The AKC Canine Health Foundation (CHF) has announced that findings from a CHF-funded research grant is having a positive effect on both canine and human health. A paper published in the September 16 issue of Genome Research presents the results of research into spontaneously occurring cancer in dogs. These findings can be used in developing new treatments in dogs and ultimately humans. The paper reflects work done by eight U.S. and international institutions of veterinary and human medicine and biomedical research.
“Naturally occurring cancers in dogs, who so closely share our homes and lives, prove to be invaluable targets for study that will advance our understanding of cancer in both species,” CHF Chief Scientific Officer Dr. Diane Brown says. “The findings from these studies will ultimately lead to novel approaches to combating this devastating disease.”
There is a growing body of evidence to substantiate the genetic and prognostic similarities between human and canine cancer. With funding from the CHF, the National Institutes of Health, and others, the researchers successfully defined molecular subtypes of lymphoma, a commonly diagnosed cancer in dogs, from three specific dog breeds in comparison to the same human cancer.
The research paper’s senior author, Dr. Jessica Alföldi of the Broad Institute of MIT and Harvard, says, “Working with the tumor DNA of Golden Retrievers, Cocker Spaniels, and Boxers, we have identified genes with known involvement in human lymphoma and other cancers as well as novel genes that could help in the discovery of much-needed new treatment options for cancer.”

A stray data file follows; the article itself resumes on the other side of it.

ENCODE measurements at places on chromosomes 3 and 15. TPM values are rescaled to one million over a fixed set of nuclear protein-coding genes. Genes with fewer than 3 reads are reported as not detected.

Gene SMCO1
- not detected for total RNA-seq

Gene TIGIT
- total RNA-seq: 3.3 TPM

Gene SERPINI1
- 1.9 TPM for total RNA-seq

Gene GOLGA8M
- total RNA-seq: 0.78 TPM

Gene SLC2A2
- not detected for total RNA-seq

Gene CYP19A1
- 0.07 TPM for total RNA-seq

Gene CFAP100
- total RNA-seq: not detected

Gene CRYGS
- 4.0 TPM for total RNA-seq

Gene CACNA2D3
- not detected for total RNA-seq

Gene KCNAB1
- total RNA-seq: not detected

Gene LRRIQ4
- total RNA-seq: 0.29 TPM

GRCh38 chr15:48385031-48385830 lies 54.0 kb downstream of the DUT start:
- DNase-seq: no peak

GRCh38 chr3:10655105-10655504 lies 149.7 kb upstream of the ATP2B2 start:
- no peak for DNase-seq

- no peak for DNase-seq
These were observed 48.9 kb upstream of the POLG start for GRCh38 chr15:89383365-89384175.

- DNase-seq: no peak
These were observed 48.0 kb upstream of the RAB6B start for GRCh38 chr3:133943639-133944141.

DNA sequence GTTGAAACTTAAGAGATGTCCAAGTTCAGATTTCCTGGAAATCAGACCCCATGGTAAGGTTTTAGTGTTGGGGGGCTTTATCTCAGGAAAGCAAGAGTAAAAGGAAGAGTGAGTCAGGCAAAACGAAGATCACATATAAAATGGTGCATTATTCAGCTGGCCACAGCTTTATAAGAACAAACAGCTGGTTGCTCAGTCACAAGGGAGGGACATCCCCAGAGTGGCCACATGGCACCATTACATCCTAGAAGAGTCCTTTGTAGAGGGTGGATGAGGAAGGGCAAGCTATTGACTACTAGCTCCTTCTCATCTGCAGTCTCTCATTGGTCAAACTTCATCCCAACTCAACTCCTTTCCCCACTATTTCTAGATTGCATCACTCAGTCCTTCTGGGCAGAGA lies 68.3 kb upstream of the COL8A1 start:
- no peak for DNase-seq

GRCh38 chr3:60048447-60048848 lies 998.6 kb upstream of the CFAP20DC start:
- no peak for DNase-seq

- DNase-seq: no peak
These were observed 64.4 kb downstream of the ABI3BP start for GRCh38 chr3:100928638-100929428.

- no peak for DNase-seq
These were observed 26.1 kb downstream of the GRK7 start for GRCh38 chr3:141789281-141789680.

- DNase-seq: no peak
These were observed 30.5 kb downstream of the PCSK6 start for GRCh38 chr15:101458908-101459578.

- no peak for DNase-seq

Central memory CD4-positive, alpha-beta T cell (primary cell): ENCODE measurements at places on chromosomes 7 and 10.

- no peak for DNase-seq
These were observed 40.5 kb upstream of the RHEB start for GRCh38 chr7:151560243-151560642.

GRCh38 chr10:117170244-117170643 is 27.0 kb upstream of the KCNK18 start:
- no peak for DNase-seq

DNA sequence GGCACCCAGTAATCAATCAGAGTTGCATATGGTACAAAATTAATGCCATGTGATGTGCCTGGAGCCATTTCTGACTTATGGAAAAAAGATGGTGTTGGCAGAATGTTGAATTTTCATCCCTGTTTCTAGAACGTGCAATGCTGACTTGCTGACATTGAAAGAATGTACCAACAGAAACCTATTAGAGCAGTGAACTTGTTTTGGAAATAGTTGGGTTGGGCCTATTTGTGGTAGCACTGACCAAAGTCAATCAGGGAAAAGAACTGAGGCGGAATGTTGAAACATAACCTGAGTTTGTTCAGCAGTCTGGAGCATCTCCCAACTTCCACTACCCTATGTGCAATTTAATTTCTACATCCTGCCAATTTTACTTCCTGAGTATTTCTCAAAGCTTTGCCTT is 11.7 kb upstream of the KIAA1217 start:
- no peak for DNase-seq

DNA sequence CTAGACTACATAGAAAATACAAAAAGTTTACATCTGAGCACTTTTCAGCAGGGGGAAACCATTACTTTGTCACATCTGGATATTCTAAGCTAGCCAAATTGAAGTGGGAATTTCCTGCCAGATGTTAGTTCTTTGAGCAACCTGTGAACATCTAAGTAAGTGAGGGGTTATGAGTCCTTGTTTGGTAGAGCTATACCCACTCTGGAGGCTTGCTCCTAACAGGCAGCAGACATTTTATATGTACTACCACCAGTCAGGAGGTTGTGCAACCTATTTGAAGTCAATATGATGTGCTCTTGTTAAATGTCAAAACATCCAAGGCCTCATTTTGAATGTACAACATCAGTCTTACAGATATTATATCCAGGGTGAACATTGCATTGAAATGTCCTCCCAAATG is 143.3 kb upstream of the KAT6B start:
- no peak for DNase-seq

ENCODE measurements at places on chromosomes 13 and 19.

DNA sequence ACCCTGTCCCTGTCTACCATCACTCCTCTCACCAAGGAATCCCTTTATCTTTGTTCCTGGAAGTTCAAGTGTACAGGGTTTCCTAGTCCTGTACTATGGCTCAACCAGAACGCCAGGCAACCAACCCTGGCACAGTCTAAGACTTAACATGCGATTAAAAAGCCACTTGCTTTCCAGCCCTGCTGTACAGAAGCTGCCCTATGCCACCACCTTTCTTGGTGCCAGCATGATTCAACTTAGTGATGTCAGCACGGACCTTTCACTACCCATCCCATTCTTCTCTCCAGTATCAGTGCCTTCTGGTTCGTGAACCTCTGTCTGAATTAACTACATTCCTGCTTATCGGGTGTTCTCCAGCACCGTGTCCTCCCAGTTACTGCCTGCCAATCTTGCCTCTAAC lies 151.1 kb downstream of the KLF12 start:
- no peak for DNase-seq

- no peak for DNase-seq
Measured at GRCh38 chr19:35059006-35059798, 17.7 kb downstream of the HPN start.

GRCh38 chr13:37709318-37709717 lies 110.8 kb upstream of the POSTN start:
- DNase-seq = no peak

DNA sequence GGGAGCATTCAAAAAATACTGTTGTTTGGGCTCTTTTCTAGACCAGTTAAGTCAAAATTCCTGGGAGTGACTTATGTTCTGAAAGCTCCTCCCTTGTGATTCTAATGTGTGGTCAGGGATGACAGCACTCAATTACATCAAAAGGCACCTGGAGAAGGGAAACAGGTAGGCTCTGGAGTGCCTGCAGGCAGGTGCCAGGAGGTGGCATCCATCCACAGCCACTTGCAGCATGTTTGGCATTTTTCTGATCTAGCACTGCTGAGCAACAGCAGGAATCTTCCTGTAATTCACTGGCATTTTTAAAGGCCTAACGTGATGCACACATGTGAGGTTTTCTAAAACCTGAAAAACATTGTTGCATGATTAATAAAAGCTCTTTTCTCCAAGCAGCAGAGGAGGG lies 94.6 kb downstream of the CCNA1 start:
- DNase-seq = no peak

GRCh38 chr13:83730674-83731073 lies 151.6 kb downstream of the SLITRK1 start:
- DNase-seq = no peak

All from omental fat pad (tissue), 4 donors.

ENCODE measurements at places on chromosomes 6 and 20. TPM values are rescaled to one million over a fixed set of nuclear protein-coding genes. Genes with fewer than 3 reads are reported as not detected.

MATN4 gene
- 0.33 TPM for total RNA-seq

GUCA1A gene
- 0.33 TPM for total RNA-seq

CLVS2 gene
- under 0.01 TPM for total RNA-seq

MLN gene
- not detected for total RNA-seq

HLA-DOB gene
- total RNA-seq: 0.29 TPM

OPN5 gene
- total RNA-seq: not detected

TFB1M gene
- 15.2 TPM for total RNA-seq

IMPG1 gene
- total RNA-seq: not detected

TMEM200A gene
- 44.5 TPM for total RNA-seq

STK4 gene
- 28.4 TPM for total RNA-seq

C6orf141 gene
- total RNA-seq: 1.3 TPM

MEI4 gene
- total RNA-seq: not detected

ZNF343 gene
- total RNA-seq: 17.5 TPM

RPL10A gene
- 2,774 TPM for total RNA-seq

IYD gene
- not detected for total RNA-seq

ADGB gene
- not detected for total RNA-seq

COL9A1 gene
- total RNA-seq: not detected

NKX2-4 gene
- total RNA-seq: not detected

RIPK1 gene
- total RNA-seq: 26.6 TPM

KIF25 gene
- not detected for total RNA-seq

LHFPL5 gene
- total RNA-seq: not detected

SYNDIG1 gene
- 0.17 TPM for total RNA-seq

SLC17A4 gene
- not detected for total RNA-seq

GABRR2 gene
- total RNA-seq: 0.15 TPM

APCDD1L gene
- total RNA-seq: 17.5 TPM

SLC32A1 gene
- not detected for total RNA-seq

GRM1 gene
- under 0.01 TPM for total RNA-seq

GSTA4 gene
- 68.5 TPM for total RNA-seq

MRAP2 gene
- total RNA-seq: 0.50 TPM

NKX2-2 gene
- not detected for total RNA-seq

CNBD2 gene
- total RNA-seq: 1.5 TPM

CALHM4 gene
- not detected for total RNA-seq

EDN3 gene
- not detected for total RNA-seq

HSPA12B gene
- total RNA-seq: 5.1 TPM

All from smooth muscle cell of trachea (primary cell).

While lymphoma is among the most common cancer in all dogs, the inherent genetic similarities between dogs of the same breed facilitate the study and identification of specific disease-causing mutations and cellular mechanisms. Such findings can then be applied to research into human cancer, thus helping to determine predisposing genetic markers for human disease at the same time. The investigators, working with samples from pet dogs, have capitalized on this scientific fact.
Eminent researcher Dr. Matthew Breen discusses how canine cancer research can have an impact on human health. Listen to the free CHF podcast here. For more on this topic, see "Two Hopeful Canine Cancer Treatments."